A dividend is a payment in cash or stock that a company distributes to its shareholders.
Dividends originate primarily from the company’s earnings after accounting for all expenses, including taxes.
When a firm earns a profit, it typically has two options: retain the cash for future business investment or distribute it to its shareholders.
If it chooses the latter option, the payment is known as a dividend.
Essentially, dividends are a way for shareholders to partake in a firm’s profits.
While both public and private firms can issue dividends to their shareholders, the focus of this article will be on the former since they’re the most accessible to ordinary investors.
A company must have cash available to pay a dividend, which means it must generate a net profit from its business operations.
Net profit or earnings is the money left after deducting all expenses, interest payments, and taxes.
Should the firm fail to turn a profit, but still wish to pay a dividend, it can borrow the money required or tap into its existing cash reserves (if it has any).
Firms have no legal obligation to pay dividends to their shareholders.
Whether they decide to do so is based on a wide range of factors such as:
- Amount of profit they earn during the year
- Expectations of their shareholders
- Amount of cash they have available
- Current financing needs
- Capital expenditure budget
- Overall business goals
- Future business opportunities
Each company maintains an overarching dividend policy based on its needs, goals, and circumstances.
You can classify each under one of three categories:
Stable Dividend Policy: Dividends are paid out regularly for a fixed amount, regardless of whether the firm’s earnings rise or fall.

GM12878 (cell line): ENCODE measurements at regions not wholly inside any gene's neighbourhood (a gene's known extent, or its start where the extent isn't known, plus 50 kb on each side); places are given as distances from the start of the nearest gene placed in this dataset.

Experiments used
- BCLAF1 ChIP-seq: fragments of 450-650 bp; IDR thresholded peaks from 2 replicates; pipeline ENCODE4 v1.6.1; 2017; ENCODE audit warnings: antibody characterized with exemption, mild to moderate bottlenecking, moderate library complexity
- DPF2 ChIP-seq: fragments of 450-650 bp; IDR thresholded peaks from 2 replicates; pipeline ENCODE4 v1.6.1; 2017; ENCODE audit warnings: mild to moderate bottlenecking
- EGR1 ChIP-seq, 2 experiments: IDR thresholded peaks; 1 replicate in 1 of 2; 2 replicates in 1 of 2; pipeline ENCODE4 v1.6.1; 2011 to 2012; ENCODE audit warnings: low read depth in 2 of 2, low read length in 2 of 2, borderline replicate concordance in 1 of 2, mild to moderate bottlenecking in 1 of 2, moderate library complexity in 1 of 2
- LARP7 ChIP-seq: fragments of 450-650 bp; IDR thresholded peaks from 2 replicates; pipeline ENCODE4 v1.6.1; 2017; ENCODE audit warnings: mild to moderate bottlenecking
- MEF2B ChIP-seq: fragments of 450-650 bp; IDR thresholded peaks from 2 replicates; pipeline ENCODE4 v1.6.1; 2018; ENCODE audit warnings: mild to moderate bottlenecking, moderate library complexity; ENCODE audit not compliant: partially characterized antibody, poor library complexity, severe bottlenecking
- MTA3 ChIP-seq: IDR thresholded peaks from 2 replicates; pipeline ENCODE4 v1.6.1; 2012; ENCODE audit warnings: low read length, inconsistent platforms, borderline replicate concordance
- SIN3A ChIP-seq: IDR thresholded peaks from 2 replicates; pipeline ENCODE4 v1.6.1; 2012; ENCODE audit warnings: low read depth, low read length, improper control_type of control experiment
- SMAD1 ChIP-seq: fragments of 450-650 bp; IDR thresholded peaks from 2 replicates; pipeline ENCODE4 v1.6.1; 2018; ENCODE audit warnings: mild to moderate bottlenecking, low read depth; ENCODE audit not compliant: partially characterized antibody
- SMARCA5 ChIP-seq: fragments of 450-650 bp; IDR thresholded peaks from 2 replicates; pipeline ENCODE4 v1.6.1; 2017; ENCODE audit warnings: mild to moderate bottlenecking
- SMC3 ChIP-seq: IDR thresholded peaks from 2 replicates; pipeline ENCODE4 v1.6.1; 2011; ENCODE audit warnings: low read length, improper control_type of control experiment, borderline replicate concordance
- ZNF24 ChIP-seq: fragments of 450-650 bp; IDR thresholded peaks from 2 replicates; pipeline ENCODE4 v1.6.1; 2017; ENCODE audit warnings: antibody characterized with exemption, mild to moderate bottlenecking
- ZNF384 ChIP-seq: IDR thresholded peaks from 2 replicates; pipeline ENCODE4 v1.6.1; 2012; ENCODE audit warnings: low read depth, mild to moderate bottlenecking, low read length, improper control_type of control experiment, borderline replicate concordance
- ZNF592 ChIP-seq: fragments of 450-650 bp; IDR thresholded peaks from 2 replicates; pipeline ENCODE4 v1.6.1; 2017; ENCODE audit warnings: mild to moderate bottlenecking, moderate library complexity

As a result, you can expect predictable payments for the foreseeable future.
Constant Dividend Policy: Dividends are paid as a predetermined percentage of the firm’s earnings.
This means that the amount you receive will fluctuate based on how well the firm performed financially during the year.
Residual Dividend Policy: Dividends are paid out based on the funds remaining after the firm has paid for all capital expenditures.
Thus, you can expect some volatility in dividend size.
In general, mature companies with stable earnings, sustainable business models, and proven track records tend to pay out a significant portion of their earnings as dividends.
Well-established firms can afford to pay steady dividends as they generate healthy cash flows and are not overly concerned with rapid growth and expansion.
Thus, more money is available for shareholders.
Conversely, fledgling companies that earn little revenue usually pay no dividends.
Their primary focus is on growing their business and capturing market share.
These firms tend to invest their earnings in research and development, marketing, business expansion, acquisitions and more.
As an investor, paying attention to a firm’s dividend policy and track record with dividend payments is crucial.
It paints a picture of how well it may perform in the future.
For example, a high dividend payout may indicate the company is experiencing rapid growth and may increase in value substantially soon.
Alternatively, a high payout may also signify that the company is no longer pursuing new projects or investing in crucial R&D, which may negatively impact its future profitability.
Dividend Aristocrats are firms that have paid dividends consistently for at least 25 years and continuously increased the size of their payments.
How Dividends are Paid
In addition to crafting a firm’s dividend policy, the Board of Directors is responsible for approving each dividend payment, determining the payment size, and the payment date.
In Canada, most firms distribute dividends quarterly.
However, some opt for a monthly, semi-annual, or annual payment frequency.
The most common way to receive dividends is through cash.